Second event of the “International Talks” organised by Istituto Affari Internazionali (IAI) and La Stampa, in collaboration with the Department of legal studies of the University of Turin, and in the framework of the strategic partnership with Compagnia di San Paolo.
Edoardo Greppi (University of Turin), Licia Mattioli (Compagnia di San Paolo) and Ferdinando Nelli Feroci (IAI) opened the presentation of the IAI-Laps (Laboratorio Analisi Politiche e Sociali) opinion poll on Italians and foreign policy.
Pierangelo Isernia (University of Siena) illustrated the major trends that emerged from the study, explaining that Italians are very pessimistic about the role and influence of their country in European and international politics. Ensuring security and safe borders as well as regulating the influx of migrants are their main concerns. Their skepticism with regard to European integration is growing, even though the majority of the interviewees are not in favour of leaving the EU or the common currency. Distrust and concern are the prevailing sentiments. The survey revealed widespread distrust for all government foreign policy choices, and a general fear of immigration flows, which the majority of Italians feel are closely related to terrorism. Also of note is the spread of conspirational thinking as the majority, for example, think that the financial crisis was the result of a conspiracy between bankers and politicians. To conclude, the picture offered is one of “a population lacking the anchors of the past – scared, angry and lost”.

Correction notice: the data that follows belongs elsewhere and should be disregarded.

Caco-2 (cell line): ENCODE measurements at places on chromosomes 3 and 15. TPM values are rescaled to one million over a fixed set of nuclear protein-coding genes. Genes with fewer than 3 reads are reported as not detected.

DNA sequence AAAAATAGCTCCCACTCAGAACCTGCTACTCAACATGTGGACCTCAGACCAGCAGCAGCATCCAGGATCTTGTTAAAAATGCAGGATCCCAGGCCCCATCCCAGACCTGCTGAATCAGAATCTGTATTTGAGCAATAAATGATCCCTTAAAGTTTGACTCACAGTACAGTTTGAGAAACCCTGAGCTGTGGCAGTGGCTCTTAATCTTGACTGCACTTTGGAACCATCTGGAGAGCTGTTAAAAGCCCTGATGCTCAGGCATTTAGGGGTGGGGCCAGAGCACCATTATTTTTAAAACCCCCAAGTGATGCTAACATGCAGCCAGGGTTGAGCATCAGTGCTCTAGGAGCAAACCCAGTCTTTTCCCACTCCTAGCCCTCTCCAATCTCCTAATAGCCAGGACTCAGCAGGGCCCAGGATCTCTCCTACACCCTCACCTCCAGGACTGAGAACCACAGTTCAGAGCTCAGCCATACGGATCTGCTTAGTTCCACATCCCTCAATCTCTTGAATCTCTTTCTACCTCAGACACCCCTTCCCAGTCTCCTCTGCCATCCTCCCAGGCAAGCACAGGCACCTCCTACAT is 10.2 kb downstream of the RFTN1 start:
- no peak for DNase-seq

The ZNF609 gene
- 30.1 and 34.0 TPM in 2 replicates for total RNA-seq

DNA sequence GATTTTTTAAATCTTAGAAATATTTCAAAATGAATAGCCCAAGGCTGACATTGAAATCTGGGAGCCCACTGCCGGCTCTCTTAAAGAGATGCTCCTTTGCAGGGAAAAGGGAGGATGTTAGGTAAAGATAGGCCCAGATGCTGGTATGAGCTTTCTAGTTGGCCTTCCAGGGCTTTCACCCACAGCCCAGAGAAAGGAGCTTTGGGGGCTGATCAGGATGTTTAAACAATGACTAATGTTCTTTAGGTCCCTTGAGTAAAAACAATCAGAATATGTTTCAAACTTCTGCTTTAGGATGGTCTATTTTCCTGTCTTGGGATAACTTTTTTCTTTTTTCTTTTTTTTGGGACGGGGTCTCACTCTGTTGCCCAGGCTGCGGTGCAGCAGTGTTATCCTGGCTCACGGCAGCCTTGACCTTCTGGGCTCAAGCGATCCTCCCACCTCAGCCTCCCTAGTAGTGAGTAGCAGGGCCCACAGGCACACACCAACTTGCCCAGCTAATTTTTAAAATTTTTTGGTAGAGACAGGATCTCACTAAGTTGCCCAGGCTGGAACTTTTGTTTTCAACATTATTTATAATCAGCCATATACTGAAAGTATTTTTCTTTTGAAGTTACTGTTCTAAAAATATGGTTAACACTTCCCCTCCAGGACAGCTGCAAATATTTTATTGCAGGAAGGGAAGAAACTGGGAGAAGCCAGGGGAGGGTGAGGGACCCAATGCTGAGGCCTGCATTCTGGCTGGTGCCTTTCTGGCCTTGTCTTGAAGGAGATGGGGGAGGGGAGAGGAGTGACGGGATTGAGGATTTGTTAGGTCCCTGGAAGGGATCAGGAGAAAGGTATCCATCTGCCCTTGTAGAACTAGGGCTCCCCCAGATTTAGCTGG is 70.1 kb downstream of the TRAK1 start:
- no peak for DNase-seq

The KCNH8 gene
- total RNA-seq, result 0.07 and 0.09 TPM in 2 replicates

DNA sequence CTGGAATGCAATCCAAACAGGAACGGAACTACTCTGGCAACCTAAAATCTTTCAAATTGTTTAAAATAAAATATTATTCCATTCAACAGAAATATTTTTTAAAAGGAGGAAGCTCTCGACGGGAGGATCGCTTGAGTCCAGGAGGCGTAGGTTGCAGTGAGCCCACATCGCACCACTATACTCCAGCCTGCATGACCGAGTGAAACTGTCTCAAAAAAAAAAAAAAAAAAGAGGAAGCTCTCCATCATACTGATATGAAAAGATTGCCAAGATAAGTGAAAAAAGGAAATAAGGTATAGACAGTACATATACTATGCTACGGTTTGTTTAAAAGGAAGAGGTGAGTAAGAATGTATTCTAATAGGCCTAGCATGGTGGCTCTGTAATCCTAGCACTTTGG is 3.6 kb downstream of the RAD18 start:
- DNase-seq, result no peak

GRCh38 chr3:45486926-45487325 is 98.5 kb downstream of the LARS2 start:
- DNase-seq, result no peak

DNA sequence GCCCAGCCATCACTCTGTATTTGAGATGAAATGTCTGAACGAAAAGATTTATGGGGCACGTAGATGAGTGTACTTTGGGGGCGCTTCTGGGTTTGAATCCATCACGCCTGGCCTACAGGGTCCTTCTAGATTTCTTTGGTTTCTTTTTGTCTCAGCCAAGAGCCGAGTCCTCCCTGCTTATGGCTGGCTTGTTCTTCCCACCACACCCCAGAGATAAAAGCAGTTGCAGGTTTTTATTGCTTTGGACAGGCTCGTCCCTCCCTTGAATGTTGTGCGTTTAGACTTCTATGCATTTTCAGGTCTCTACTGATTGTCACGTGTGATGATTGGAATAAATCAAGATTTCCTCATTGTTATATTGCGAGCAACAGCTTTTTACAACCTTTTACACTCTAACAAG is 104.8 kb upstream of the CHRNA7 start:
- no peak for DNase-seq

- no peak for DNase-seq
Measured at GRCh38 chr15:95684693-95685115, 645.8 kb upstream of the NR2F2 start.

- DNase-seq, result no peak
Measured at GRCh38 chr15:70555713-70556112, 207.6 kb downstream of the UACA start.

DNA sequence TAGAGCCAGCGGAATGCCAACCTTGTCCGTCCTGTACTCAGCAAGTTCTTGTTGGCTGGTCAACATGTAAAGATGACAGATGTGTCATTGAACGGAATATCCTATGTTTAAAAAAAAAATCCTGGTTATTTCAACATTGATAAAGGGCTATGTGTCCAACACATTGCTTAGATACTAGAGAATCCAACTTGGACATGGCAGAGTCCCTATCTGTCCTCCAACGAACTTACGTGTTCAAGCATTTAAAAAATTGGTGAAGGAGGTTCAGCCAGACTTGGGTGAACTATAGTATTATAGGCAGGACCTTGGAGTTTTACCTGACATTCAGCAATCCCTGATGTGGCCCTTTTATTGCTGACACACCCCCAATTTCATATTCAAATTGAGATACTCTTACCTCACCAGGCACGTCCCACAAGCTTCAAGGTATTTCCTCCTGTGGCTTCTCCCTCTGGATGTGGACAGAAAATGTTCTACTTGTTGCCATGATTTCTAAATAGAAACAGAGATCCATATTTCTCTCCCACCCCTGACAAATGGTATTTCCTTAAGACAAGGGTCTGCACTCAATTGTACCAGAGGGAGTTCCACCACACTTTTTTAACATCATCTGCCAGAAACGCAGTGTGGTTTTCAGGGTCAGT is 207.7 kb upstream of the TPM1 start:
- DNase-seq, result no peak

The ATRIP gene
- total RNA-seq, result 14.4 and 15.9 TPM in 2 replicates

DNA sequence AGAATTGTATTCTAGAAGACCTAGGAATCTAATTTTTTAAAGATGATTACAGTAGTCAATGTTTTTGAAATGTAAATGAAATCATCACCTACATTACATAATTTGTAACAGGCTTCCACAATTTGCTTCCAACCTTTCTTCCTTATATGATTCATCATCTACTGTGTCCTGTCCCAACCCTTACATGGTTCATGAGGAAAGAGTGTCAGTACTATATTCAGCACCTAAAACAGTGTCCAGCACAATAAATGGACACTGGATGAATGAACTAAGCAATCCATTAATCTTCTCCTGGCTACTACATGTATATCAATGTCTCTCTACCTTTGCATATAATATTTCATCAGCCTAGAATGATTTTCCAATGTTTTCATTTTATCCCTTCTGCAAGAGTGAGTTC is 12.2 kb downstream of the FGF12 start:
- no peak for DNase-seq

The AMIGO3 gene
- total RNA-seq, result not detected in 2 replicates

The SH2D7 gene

In the debate, Armando Barucco (Ministry of Foreign Affairs and International Cooperation) focused his attention on the dichotomy between perceptions and facts. He found it very discouraging that Italians’ perceptions are still so similar to those of 2011, immediately following the worst moment of the financial crisis, when the situation was significantly different. Comparing Italian sentiments and the results of other national opinion polls, Marta Dassù (Aspen Institute) noted that the results of the IAI-Laps research are in line with those of various other southern European countries. Ettore Greco (IAI) underlined the importance of the study and its findings, and feels that they should be adequately taken into consideration by Italian decision-makers, even though some sound unreasonable (such as the fact that 60% of Italians believe that reducing Italy’s public debt is not a political priority). Closing the debate, Lia Quartapelle dedicated her time to the Giulio Regeni case. The survey shows that the political rationale behind the decision to send the Italian ambassador back to Egypt is not clear to many Italians. This is a problem since proper communication on sensitive topics like this is crucial.